Overall, I'd say this JoeBlow doesn't quite offer the value for money as its more simple siblings, but if you need the options of both high volume and high pressure then it is worth the investment.


Top quality floor pump that's worth the investment if you have many tyre sizes in your fleet test report

Make and model: Topeak JoeBlow Sport 2Stage

Size tested: 2-stage design

Tell us what the product is for and who it's aimed at. What do the manufacturers say about it? How does that compare to your own feelings about it?

Topeak says, "The JoeBlow® Sport with unique 2-stage design delivers both high pressure and high volume in record time. Stage one opens both barrels for huge volume, reaching 30 psi with 30% less effort than standard floor pumps. Stage two utilizes the small barrel for pressures up to 160 psi. Hammer type TwinHead® DX5 pump head with an extra-long and tangle-free hose makes it easy to reach valve stems. A durable steel barrel and large steel base provide extra stability."

It is a well-made and efficient pump.

Tell us some more about the technical aspects of the product?

Topeak lists:

HEAD: Hammer type TwinHead® DX5, Presta / Schrader / Dunlop valves with extra-long 360 pivot hose

BARREL: Painted steel / Anodized aluminum

GAUGE: 160 psi / 11 bar, 3' mid mount analog Stage 1 : 0 - 30 psi Stage 2 : 30 - 160 psi

VOLUME PER STROKE: 715 cc (Stage 1), 258 cc (Stage 2)

HANDLE: Oversize / Dual density polymer

BASE: Hardened steel

ADDED FEATURES: Ball / bladder heads, Hose dock

SIZE: 74 x 26.6 x 18 cm / 29.1 x 10.5 x 4.6in

Rate the product for quality of construction:
Rate the product for performance:
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Rate the product for weight (if applicable)
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Rate the product for value:

Tell us how the product performed overall when used for its designed purpose

An efficient way to get air in your tyres.

Tell us what you particularly liked about the product

Stable feeling in use.

Tell us what you particularly disliked about the product

No bleed valve.

How does the price compare to that of similar products in the market, including ones recently tested on

It's a premium product compared to, say, the Bontrager I mention in the review, but it is twice the price.

Did you enjoy using the product? Yes

Would you consider buying the product? Yes, especially if it was discounted.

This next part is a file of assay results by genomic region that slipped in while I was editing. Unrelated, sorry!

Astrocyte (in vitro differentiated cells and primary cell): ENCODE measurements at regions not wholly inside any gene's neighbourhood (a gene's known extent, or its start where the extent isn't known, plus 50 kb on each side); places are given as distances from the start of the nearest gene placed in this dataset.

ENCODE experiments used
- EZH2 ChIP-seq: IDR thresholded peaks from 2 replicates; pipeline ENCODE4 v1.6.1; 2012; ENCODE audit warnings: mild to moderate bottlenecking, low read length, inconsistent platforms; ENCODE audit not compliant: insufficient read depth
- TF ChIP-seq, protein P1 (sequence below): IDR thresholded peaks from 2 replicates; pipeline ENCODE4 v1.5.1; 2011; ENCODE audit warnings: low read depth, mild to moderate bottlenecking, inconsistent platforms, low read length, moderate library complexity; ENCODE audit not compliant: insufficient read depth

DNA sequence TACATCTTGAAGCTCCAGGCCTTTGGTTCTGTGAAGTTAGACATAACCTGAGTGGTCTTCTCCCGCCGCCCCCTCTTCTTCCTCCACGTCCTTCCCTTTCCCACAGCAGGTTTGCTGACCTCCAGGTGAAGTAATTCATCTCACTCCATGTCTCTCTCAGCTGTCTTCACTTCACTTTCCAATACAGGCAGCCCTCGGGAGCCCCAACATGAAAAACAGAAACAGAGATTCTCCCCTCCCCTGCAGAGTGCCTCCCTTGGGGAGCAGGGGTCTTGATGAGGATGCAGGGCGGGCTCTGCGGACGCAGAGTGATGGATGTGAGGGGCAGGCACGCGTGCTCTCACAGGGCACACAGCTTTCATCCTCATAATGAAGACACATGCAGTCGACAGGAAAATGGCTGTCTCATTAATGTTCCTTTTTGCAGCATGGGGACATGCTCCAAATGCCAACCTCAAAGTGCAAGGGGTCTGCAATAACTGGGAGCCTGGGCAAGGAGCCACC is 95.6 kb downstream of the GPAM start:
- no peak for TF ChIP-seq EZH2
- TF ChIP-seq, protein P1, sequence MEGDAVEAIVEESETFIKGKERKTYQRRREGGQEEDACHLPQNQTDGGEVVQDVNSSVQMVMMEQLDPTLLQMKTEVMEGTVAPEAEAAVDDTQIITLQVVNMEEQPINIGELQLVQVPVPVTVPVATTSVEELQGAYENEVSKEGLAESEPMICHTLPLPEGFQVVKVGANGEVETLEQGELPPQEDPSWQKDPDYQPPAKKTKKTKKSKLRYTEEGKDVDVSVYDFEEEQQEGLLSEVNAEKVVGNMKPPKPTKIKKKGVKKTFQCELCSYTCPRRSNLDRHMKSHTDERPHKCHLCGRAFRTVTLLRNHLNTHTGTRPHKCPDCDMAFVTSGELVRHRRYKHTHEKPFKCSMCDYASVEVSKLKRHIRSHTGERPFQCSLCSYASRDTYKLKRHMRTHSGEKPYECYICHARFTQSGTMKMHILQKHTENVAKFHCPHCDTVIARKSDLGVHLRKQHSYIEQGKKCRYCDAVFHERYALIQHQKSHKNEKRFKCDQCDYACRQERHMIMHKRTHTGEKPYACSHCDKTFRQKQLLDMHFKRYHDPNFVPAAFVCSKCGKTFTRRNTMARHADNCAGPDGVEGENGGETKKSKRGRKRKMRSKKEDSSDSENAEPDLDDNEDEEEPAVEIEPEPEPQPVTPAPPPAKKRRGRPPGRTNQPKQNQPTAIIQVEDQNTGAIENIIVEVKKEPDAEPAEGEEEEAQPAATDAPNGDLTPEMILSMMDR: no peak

Would you recommend the product to a friend? Yes

Use this box to explain your overall score

When it comes to quality and performance you can't really fault the JoeBlow. Regardless of the tyre width you are using, it is quick and very secure in use. There is some tough competition out there price-wise, though.

Overall rating: 7/10

About the tester

Age: 42  Height: 180cm  Weight: 76kg

I usually ride: This month's test bike  My best bike is: B'Twin Ultra CF draped in the latest bling test components

I've been riding for: Over 20 years  I ride: Every day  I would class myself as: Expert

I regularly do the following types of riding: time trialling, commuting, club rides, sportives, fixed/singlespeed,

As part of the tech team here at F-At Digital, senior product reviewer Stu spends the majority of his time writing in-depth reviews for, and ebiketips using the knowledge gained from testing over 1,500 pieces of kit (plus 100's of bikes) since starting out as a freelancer back in 2009. After first throwing his leg over a race bike back in 2000, Stu's ridden more than 170,000 miles on road, time-trial, track, and gravel bikes, and while he's put his racing days behind him, he still likes to smash the pedals rather than take things easy. With a background in design and engineering, he has an obsession with how things are developed and manufactured, has a borderline fetish for handbuilt metal frames and finds a rim braked road bike very aesthetically pleasing!

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Rob S | 3 years ago
1 like

I've had one of these for a while now. I don't use the big chamber much - if you're just doing a top up, even of a big MTB tyre, it's overkill and easy to overshoot the target pressure. It's also harder work - fewer strokes, but harder - hard enough to flex the handle.

The thing that makes this really useful is the gauge. Up to 30 it has 1psi increments, which is perfect for big MTB tyres where a small difference is really noticeable. Above that it's like a typical high pressure pump, perfect for road tyres. I still use a burst tank for seating tubeless tyres, so it's not quite a one stop shop, but for day to day use it's great.

Secret_squirrel | 3 years ago

Seems to miss its mark price wise when the same sort of expenditure gets you a standard Sport and a separate burst tank.  Especially since my Sport has handled my MTB tyres with no issues.

£60 might have been palatable. Not £90.

Sriracha replied to Secret_squirrel | 3 years ago
1 like

Is it time for the joke about inflationary pump prices again yet?